Global progress in literacy masks sharp regional gaps, UN report finds

Global progress in literacy masks sharp regional gaps, UN report finds

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Global literacy rates continue to rise but some regions are still lagging sharply behind in the campaign to ensure that everyone can read and write, a United Nations report released today finds.

The report, from the United Nations Educational, Scientific and Cultural Organization (UNESCO), says the world literacy rate should reach almost 87 per cent by 2015. The number of illiterate adults has also fallen by nearly 100 million in the past 15 years.

But the report – released at the halfway mark of the UN Literacy Decade (2003-2012) – notes that certain regions, particularly South and West Asia and sub-Saharan Africa, are struggling to keep up with progress elsewhere and called for new strategies to improve literacy rates in those parts of the world.

“As we begin the second half of the United Nations Literacy Decade, the international community must seek new ways to work with marginalized populations for whom traditional approaches have proved ineffective,” said UNESCO Director-General Koïchiro Matsuura.

While the period of 2000-2006 pushed the global adult literacy rate up from 76 per cent to 83.6 per cent, UNESCO said such figures mask considerable regional disparities.

For instance, 75 per cent of the 774 million illiterate adults live in only 15 countries – including Bangladesh, Brazil, China, India and Nigeria. And in some sub-Saharan African countries, the number of non-literate adults has increased in recent years by approximately 30 million.

The literacy gender gap also remains almost unchanged, with 63 per cent of illiterate adults at the end of 1994 being women compared to 64 per cent in 2006.

Under such circumstances, three quarters of the 127 countries for which projections were calculated will miss the Millennium Development Goal (MDG) of halving adult illiteracy rates by 2015.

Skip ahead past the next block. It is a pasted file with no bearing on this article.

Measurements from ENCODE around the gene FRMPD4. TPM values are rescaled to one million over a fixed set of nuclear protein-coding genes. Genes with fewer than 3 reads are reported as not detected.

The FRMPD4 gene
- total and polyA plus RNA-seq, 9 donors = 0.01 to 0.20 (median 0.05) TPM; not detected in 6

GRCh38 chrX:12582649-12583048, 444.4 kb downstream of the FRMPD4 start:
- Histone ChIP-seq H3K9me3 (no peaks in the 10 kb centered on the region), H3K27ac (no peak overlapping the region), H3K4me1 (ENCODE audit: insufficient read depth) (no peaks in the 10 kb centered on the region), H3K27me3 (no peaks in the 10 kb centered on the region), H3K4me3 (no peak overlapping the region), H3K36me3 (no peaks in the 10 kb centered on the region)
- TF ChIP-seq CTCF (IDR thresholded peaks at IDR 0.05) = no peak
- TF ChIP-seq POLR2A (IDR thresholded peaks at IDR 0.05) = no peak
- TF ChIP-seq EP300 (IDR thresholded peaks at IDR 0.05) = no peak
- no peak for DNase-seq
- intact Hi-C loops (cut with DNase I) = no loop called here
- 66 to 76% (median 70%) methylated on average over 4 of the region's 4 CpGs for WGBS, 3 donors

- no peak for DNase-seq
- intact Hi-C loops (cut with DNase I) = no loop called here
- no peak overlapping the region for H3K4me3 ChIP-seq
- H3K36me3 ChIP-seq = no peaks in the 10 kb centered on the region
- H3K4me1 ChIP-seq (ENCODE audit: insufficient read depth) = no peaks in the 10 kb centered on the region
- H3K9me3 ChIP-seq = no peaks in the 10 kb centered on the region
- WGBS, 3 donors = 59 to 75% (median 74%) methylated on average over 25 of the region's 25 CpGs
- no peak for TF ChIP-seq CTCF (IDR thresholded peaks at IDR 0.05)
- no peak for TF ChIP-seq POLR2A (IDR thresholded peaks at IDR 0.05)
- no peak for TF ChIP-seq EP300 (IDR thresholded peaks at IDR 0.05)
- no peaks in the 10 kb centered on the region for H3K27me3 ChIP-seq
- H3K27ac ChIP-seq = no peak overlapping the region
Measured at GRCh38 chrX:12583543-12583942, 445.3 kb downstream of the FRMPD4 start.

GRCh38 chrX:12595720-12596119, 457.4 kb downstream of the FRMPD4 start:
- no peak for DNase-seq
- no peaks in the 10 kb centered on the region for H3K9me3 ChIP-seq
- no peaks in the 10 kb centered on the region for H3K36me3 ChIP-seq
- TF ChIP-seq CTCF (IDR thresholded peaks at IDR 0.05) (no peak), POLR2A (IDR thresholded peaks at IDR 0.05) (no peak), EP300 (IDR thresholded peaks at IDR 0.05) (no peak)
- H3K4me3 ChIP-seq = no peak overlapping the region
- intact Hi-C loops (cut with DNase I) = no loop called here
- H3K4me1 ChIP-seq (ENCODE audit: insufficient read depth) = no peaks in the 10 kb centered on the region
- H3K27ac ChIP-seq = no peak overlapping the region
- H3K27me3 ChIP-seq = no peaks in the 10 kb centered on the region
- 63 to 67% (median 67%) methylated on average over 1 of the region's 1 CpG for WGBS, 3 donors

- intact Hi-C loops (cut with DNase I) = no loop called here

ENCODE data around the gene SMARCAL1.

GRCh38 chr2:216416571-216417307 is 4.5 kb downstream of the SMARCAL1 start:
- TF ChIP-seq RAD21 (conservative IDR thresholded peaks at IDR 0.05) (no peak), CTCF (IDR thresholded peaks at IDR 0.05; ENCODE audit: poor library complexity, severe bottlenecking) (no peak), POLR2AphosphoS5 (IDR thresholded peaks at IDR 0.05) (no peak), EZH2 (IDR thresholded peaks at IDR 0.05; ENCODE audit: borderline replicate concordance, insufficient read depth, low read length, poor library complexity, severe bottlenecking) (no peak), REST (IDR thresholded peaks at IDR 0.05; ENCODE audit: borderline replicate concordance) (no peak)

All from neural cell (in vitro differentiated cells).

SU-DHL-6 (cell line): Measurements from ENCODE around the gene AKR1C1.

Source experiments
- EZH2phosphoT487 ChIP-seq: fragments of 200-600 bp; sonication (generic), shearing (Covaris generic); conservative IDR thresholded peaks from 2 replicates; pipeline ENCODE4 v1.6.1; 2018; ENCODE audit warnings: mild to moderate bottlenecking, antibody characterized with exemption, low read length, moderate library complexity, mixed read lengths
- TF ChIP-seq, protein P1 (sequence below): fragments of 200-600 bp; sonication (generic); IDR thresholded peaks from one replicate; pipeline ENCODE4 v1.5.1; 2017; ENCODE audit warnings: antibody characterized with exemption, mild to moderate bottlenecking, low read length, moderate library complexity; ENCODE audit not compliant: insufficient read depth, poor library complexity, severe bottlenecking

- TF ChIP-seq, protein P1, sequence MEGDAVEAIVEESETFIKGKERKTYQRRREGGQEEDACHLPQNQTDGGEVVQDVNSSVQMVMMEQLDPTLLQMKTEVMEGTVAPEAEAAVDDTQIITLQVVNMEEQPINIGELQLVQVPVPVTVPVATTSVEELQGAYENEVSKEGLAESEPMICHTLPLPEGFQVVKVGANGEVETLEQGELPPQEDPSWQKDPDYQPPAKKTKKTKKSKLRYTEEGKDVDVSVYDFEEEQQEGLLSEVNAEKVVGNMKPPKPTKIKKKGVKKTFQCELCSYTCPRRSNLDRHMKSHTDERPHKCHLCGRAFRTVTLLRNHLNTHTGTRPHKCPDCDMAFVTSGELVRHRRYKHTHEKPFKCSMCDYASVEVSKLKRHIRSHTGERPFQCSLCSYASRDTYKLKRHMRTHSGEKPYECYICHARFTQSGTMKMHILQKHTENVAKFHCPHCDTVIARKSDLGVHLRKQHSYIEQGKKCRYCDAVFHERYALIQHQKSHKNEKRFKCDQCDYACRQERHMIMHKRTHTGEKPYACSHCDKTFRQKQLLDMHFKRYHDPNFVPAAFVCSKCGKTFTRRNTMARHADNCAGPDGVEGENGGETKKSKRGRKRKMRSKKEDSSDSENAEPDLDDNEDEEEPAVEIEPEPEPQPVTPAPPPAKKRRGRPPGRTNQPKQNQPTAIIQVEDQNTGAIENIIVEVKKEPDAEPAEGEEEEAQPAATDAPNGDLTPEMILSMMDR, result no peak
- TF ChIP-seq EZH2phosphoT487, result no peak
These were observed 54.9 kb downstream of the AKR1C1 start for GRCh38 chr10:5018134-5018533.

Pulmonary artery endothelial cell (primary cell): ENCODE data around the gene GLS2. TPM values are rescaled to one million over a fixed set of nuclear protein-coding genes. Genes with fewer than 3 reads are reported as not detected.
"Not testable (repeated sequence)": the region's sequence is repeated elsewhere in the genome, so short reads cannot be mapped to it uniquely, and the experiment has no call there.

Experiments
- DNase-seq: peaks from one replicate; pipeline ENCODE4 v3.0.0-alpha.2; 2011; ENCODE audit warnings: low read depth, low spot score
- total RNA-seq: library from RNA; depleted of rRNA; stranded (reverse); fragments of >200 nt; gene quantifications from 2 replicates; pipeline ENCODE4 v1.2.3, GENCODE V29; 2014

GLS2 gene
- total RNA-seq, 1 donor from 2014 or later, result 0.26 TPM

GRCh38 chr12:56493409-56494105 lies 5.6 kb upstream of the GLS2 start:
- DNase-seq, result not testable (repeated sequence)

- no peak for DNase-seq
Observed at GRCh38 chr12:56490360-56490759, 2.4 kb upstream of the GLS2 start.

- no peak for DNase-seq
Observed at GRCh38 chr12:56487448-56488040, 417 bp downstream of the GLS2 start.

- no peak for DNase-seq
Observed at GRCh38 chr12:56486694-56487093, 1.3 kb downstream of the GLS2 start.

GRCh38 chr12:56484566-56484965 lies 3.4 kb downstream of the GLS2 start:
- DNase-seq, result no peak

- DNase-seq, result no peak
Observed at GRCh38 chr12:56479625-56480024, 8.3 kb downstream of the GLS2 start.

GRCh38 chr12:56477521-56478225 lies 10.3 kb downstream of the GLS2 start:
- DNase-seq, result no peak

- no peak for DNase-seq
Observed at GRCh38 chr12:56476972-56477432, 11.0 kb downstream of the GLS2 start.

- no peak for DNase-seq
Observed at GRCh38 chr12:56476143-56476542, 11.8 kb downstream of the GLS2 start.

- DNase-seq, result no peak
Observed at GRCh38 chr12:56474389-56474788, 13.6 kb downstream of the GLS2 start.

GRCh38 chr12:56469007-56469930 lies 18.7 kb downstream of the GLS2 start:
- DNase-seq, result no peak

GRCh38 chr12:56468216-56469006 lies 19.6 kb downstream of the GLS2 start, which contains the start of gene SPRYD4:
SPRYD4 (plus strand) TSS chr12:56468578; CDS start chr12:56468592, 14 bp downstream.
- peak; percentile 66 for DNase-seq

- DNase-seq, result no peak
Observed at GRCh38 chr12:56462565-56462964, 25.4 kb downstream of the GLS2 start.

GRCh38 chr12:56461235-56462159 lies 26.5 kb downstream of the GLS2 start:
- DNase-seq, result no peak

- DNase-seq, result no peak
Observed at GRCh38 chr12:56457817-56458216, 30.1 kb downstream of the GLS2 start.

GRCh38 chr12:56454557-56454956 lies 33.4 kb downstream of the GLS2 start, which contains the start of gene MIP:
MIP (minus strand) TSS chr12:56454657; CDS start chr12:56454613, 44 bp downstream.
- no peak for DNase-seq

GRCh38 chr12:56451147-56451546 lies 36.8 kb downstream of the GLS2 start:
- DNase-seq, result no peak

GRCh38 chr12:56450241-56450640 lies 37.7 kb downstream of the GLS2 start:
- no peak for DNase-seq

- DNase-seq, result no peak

Several initiatives have been undertaken by the UN agency to boost the promotion of literacy, including three plans to improve the management and adaptability of literacy programmes and a series of regional and sub-regional conferences in 2007 and 2008 which gave new momentum to policy focus on literacy.

The other recommendations in the report include the need to boast national government and donor organization funding, while improving the delivery of literacy programmes, notably by adapting teaching methods to diverse contexts and demands.

Meanwhile, a lunch will be held tomorrow with the participation of First Lady of the United States Laura Bush, UNESCO’s Honorary Ambassador for the UN Literacy Decade, marking the launch of a new publication entitled The Global Literacy Challenge.

In Seoul, a UNESCO conference – “Building Equitable and Sustainable Societies in Asia and Pacific: the Challenge of Adult Learning” – will be held from today until 8 October to review key issues in adult learning and propose strategies to renew policies and action.

Today in Paris also marked the signing of a memorandum of understanding for a strategic partnership between UNESCO and the Inter-American Development Bank (IDB), which aims to undertake joint activities in Latin America and the Caribbean in areas including capacity building for the achievement of Education for All (EFA).